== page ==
An instructive Neo-Grünfeld middlegame transition idea ⎸2018 Candidates, Round 13

Shakhriyar Mamedyarov vs Alexander Grischuk, D78, Neo-Grünfeld Defense, Classical variation, Modern Defense
2018 Chess Candidates Tournament, Round 13, Berlin, Germany, 3/26/18

The Candidates tournament has become a close three-way race for 1st place! Mamedyarov and Grischuk played a decisive game in round 13, which literally decided which one of them would join Caruana and Karjakin in the running for the opportunity to challenge Magnus Carlsen! If they drew, neither would stand a chance (perhaps not even theoretically), but with a win, they both stood great chances!

Mamedyarov played a somewhat strange Neo Grünfeld middlegame in which he declined to play e4, which is the most common idea in the variation. They entered an equal position in which white was slightly better, but definitely not enough to win, and with both sides having dangerous pawns. Grischuk made a decisive mistake due to miscalculation which was probably caused by time trouble. On move 34. he played the losing move and gave Mamedyarov an easy victory. This means that Shakhriyar now stands a chance to win! He is at 7.5, and if Caruana doesn’t win in the last round anything is possible. Stay tuned for round 14! Cheers!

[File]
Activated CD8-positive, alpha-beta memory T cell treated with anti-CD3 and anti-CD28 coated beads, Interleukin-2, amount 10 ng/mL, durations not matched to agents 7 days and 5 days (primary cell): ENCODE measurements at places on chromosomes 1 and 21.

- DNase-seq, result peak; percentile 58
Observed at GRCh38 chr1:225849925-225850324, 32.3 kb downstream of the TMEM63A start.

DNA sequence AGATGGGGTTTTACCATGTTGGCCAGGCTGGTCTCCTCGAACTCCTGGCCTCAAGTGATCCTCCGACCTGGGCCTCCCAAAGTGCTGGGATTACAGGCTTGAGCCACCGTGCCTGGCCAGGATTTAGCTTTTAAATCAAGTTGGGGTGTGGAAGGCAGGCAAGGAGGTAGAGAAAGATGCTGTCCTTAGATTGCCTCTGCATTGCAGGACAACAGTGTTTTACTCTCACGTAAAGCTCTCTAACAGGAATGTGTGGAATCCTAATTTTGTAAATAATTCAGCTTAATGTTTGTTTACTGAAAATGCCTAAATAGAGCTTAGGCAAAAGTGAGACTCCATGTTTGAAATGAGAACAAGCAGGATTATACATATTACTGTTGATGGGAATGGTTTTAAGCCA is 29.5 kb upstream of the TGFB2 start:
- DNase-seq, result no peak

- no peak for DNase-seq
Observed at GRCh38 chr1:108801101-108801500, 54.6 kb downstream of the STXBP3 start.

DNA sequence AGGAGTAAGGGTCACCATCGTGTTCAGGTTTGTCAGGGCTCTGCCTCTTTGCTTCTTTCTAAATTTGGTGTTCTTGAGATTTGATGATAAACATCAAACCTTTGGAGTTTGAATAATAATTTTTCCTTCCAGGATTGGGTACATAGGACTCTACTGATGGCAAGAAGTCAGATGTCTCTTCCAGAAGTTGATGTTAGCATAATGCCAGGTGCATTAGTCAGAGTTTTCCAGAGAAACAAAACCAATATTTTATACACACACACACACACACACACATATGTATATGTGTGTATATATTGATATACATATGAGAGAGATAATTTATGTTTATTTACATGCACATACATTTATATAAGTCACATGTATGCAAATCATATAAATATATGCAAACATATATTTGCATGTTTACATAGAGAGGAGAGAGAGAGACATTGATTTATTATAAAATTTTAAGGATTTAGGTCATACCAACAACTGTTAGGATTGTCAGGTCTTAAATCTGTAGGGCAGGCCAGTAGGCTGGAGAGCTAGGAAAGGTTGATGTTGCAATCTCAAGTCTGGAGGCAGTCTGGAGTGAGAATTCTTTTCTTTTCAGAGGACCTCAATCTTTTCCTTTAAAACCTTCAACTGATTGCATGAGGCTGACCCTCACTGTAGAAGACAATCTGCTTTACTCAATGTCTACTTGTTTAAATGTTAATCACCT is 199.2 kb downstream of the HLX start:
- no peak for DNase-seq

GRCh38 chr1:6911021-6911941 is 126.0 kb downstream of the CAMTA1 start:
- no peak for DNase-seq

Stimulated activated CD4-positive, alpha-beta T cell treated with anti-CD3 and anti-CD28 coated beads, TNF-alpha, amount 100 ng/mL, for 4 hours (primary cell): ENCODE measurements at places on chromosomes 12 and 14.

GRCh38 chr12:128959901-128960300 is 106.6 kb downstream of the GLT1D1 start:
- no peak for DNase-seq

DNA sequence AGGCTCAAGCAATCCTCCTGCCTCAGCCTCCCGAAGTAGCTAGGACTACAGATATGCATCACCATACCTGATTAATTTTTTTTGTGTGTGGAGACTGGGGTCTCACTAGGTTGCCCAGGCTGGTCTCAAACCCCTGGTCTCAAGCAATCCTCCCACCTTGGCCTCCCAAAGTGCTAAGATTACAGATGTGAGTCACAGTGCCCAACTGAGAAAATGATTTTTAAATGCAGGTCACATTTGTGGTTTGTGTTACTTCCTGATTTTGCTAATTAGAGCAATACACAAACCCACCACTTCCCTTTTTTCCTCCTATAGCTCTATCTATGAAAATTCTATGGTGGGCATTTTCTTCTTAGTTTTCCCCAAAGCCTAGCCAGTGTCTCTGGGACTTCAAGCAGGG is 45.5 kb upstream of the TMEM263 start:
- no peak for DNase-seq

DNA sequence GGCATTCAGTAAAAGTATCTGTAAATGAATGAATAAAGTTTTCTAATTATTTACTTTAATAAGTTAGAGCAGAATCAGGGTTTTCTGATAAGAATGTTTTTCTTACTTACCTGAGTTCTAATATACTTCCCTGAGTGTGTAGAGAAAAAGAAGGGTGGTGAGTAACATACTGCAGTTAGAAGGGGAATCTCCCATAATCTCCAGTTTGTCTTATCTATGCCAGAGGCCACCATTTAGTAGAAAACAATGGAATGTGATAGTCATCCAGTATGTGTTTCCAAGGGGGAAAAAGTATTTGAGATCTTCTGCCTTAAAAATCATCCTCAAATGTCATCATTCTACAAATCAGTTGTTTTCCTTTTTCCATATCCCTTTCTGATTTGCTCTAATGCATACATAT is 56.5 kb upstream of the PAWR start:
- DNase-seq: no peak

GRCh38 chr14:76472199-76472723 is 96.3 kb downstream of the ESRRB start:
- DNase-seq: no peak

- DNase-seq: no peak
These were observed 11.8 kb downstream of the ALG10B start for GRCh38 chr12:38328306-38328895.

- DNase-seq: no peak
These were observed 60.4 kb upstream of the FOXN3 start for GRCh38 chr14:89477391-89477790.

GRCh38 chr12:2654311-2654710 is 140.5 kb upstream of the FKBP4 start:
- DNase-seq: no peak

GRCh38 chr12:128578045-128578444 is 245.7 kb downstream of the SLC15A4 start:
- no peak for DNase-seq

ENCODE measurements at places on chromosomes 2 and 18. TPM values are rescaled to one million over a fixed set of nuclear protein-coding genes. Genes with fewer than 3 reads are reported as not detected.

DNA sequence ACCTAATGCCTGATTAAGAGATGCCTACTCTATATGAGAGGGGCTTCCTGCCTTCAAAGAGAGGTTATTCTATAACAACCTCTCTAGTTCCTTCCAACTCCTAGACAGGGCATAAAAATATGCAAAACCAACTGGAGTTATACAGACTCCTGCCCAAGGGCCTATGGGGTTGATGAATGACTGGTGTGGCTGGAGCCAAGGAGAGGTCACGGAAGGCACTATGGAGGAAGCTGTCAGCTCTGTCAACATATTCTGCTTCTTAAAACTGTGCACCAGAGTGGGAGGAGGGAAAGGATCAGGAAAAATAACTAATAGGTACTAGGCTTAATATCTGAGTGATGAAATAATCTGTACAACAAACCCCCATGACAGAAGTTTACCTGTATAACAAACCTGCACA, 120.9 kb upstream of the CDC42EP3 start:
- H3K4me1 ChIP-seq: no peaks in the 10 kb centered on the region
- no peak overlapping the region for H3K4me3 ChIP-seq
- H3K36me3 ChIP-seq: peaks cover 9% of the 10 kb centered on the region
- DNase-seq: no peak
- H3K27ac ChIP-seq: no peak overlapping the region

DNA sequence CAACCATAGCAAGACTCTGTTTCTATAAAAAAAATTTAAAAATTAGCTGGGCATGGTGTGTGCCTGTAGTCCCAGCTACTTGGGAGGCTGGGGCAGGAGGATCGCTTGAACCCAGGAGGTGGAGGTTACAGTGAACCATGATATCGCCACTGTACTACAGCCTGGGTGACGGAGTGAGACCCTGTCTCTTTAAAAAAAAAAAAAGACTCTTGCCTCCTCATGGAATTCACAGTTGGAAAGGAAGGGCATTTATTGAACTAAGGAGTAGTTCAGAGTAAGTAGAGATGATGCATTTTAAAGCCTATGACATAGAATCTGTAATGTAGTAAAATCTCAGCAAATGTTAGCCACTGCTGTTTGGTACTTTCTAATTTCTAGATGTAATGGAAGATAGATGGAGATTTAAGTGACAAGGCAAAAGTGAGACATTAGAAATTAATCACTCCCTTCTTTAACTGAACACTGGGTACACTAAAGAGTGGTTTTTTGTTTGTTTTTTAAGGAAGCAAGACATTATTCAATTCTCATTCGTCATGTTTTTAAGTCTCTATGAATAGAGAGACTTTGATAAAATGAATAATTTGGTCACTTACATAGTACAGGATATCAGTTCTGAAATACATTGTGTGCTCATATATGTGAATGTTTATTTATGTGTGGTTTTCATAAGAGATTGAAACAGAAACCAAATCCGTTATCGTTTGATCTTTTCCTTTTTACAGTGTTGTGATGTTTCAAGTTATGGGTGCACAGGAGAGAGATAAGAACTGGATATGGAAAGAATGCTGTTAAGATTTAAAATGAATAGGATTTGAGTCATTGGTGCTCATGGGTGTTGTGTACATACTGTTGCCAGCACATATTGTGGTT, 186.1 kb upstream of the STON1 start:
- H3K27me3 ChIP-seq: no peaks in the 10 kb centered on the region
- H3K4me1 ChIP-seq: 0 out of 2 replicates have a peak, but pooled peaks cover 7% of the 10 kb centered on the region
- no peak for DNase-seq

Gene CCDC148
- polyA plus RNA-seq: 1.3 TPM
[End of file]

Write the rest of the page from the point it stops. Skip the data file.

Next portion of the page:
Standings after round 13:
Fabiano Caruana 8/13
Shakhriyar Mamedyarov 7.5/13
Sergey Karjakin 7.5/13
Ding Liren 7/13
Alexander Grischuk 6.5/13
Vladimir Kramnik 6/13
Wesley So 5.5/13
Levon Aronian 4/13

*The Grünfeld Defense usually occurs after the moves:
1. d4 Nf6
2. c4 g6
3. Nc3 d5, but in this position it was achieved by a different move order (by transposition).

*The Neo Grünfeld Defense (D70-79) is characterized by white waiting to develop his queenside knight with Nc3, and it normally occurs after:
1.d4 Nf6
2.g3 g6
3.c4 d5


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